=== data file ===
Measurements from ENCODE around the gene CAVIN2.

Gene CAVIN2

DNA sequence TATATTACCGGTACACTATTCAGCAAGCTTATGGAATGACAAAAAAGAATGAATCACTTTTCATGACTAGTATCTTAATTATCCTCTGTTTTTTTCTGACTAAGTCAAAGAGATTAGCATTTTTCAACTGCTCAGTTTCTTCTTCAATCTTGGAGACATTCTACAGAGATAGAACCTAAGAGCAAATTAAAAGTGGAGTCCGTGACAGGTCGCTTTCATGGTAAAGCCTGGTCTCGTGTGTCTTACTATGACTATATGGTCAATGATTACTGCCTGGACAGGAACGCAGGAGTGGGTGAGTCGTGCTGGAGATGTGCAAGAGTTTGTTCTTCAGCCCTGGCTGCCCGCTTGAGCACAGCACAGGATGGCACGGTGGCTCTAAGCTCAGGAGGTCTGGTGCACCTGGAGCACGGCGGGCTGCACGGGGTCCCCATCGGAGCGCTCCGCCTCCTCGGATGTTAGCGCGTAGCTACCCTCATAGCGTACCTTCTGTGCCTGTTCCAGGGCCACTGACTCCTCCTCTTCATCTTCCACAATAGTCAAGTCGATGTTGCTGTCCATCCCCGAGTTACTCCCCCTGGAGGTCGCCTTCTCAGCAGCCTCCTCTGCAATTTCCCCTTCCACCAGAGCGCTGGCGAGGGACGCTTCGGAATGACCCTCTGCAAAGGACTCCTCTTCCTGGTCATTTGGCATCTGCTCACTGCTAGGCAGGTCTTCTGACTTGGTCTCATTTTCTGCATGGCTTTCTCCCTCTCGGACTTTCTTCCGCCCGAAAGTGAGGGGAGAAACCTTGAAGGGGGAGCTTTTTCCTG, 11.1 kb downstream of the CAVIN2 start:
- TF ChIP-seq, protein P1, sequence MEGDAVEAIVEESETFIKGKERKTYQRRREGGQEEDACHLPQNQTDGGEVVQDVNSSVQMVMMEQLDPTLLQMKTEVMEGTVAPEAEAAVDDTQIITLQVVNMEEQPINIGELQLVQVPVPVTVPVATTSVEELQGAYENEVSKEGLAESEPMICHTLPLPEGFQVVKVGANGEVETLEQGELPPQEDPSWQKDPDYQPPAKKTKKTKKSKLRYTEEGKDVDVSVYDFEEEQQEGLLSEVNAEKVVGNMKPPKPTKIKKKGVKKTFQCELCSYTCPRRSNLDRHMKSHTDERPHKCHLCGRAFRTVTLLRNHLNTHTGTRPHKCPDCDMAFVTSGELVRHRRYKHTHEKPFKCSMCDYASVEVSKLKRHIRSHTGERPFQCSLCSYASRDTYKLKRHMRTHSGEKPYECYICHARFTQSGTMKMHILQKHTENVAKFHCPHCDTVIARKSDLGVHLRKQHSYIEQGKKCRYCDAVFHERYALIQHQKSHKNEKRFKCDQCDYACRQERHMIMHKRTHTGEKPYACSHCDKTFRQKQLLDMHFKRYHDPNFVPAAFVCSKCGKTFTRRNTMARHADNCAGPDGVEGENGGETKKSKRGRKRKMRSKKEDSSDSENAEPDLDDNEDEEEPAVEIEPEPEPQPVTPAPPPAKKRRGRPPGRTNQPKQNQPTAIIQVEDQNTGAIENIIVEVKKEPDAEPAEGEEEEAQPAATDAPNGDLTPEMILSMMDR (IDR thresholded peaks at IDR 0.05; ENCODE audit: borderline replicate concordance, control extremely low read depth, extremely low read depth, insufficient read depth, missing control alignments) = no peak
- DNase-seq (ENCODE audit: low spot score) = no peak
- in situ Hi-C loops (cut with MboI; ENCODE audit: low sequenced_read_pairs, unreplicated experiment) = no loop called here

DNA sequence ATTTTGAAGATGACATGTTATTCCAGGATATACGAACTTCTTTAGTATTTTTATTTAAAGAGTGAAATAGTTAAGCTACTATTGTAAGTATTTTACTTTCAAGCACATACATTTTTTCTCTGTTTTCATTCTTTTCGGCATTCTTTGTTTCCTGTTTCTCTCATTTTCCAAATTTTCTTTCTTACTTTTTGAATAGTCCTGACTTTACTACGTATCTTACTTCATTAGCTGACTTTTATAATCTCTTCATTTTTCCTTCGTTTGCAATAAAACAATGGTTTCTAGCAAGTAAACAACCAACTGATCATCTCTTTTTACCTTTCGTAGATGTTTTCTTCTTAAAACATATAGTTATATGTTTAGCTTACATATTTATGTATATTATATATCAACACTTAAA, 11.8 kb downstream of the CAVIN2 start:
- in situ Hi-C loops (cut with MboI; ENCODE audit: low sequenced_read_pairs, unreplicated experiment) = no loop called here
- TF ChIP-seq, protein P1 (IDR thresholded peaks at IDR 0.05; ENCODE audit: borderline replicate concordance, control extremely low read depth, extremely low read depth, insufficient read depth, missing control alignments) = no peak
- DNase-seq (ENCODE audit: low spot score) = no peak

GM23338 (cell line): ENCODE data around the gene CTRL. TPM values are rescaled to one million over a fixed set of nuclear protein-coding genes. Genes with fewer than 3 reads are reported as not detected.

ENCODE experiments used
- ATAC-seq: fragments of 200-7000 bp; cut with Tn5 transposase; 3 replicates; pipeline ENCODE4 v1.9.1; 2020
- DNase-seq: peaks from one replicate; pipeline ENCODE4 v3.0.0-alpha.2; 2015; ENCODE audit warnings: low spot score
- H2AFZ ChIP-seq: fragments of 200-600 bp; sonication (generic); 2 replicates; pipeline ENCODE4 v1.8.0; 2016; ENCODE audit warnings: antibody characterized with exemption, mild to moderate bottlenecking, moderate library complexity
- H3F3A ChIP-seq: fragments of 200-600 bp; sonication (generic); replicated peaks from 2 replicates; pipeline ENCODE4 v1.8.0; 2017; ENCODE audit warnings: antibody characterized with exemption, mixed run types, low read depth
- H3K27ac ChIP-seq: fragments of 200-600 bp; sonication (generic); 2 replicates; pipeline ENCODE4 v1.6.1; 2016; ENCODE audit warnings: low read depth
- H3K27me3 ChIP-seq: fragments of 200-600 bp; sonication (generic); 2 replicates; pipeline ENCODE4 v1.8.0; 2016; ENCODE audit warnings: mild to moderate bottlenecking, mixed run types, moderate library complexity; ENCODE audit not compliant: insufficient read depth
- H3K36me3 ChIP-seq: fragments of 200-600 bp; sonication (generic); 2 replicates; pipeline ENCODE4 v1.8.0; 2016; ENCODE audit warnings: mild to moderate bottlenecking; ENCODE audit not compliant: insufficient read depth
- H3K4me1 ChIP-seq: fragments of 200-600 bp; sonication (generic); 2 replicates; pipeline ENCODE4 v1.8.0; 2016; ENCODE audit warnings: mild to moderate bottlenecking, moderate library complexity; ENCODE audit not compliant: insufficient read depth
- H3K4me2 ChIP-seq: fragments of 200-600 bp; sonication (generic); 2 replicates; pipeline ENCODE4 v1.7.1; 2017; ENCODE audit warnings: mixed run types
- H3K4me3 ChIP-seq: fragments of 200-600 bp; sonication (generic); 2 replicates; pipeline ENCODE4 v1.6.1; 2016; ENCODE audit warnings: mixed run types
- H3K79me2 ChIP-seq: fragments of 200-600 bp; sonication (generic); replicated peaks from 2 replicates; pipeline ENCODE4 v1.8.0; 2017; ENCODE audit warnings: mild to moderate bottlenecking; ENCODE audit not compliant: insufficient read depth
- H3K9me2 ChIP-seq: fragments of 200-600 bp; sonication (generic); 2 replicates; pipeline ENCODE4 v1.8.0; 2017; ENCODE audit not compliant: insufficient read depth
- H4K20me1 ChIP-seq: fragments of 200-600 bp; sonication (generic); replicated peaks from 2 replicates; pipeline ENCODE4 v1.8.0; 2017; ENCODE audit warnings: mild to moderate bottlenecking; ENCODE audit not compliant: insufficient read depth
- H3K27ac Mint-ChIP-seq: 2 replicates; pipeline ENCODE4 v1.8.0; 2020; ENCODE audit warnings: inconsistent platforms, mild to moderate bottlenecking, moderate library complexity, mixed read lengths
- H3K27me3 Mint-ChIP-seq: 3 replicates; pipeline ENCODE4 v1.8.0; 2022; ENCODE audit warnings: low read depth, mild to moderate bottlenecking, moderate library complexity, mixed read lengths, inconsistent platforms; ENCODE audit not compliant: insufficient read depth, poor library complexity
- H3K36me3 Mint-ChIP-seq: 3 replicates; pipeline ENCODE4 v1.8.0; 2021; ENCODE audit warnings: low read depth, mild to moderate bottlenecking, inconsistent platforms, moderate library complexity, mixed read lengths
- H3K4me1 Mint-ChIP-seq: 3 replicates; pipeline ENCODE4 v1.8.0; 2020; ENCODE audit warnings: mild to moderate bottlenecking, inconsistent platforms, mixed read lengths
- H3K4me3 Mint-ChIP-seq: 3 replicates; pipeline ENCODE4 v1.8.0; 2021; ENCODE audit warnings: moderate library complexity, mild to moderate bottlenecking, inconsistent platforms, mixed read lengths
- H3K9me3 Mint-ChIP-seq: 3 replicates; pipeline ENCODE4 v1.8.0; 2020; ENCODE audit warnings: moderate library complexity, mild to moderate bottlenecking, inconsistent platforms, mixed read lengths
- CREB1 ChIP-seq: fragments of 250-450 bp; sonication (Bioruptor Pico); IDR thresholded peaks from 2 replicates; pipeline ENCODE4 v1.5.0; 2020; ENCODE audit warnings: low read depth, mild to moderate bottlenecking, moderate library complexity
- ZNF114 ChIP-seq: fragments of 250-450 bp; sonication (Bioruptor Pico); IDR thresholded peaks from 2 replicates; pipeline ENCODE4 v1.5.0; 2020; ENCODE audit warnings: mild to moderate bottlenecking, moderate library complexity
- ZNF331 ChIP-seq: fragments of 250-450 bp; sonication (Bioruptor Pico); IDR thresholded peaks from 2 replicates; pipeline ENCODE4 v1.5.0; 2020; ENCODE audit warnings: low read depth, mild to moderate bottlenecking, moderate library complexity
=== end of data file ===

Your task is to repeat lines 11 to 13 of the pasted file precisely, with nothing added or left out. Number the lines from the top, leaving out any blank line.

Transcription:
GM23338 (cell line): ENCODE data around the gene CTRL. TPM values are rescaled to one million over a fixed set of nuclear protein-coding genes. Genes with fewer than 3 reads are reported as not detected.

ENCODE experiments used
- ATAC-seq: fragments of 200-7000 bp; cut with Tn5 transposase; 3 replicates; pipeline ENCODE4 v1.9.1; 2020